I have been watching the increased focus on using good tasks in math. Thankfully, Singapore Math users have know about the importance of Anchor Tasks for a long time. But is using a good task enough?
Sure great tasks help students connect to learning better, retain information longer, and make math relevant but do they help build generalizable mathematical patterns that help students to retain mathematical concepts and procedures longer?
Years ago, I taught from a curriculum full of great tasks. But my students, in the long run, still didn't remember the patterns that lead to the the rules they needed to solve novel problems.
So how do you teach generalization as well as concept development? The key lies in not only having purposeful tasks, but in also using deliberately crafted number trajectories.
Consider the following:
242-128 in which students discover that regrouping in the ones place might be necessary
278 - 39 in which students discover that the rule still applies even if the hundreds in not represented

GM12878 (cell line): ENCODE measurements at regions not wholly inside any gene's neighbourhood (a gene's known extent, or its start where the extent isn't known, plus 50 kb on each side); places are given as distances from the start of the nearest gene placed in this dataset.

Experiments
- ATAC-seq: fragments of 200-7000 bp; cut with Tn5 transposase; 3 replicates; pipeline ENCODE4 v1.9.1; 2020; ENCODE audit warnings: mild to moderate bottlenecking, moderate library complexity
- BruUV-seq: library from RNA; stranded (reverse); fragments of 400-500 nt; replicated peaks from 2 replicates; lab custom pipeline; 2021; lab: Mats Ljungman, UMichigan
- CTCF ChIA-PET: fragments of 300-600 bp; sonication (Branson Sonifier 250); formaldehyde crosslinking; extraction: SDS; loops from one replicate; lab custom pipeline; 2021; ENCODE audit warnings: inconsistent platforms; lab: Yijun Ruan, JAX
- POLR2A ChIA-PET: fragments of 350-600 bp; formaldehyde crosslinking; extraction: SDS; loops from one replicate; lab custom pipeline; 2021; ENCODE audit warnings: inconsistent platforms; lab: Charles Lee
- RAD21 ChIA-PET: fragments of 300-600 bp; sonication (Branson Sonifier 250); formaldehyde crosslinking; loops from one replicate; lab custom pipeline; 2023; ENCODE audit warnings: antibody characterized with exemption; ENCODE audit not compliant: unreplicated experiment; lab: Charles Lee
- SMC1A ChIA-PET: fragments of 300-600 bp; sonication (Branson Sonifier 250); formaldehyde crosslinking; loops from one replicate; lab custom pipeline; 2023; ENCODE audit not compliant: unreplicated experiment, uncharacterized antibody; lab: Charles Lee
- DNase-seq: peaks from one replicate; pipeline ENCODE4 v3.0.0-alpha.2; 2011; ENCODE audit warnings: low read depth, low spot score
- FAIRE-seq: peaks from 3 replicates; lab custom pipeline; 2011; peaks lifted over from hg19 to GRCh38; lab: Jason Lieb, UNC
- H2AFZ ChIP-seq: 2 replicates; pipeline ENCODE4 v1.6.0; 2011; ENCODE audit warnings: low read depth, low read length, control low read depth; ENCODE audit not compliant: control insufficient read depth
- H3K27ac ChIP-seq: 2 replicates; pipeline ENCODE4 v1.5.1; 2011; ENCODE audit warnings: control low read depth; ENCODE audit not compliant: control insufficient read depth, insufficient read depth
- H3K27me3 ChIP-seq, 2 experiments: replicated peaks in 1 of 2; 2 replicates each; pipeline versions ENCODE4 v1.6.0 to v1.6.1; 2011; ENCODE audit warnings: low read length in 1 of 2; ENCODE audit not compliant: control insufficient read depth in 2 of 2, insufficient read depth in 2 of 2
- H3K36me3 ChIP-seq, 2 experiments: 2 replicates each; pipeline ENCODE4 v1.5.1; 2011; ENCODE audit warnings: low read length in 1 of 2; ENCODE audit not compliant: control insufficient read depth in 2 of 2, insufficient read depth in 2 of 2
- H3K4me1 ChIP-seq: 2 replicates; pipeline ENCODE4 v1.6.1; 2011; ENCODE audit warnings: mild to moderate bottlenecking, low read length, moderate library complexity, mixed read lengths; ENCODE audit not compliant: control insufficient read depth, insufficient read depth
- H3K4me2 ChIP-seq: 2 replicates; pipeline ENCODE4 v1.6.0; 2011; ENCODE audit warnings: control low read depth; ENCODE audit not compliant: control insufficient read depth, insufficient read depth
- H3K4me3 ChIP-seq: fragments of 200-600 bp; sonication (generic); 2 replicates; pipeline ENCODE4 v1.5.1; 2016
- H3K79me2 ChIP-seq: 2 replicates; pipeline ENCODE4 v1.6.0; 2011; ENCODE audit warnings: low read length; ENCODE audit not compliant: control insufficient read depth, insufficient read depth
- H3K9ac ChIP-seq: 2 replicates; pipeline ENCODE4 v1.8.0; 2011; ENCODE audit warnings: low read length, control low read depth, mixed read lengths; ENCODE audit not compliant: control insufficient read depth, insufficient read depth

763-207 in which students learn how to deal with a zero place holder
317 - 172 in which students discover that regrouping might also apply to the tens place
317 - 25 in which students discover that the rule still applies even if the hundreds in not represented
432-178 in which students discover that the regrouping might be necessary in both the tens and ones place
500 -45 in which hopefully students use mental math but could regroup and encounter zero placeholders.
This deliberate attention to the number trajectories and the order in which students experience what Piaget called Disequilibrium and then Accommodation (the process of encountering information that doesn't fit your schema and then expanding your schema to accommodate the new information) builds generalization of mathematical principles. This is a key hallmark of the Singapore Math.
Developing number trajectories is hard work. In writing Singapore Math Fact Fluency, it took days to develop even a half page of problems and then several emails with my Singaporean colleagues to discuss the build of the problems and rationalize their choice.
"Mastery comes from variation not repetition" is one of my favorite quotes from Ban Har. (There are many after almost 10 years of working together!) Variation means number trajectories but also variation in physical and visual models and in finding multiple methods or multiple solutions. Topics for another time...
For now, I continue to marvel at the beauty and complexity of these carefully designed strings...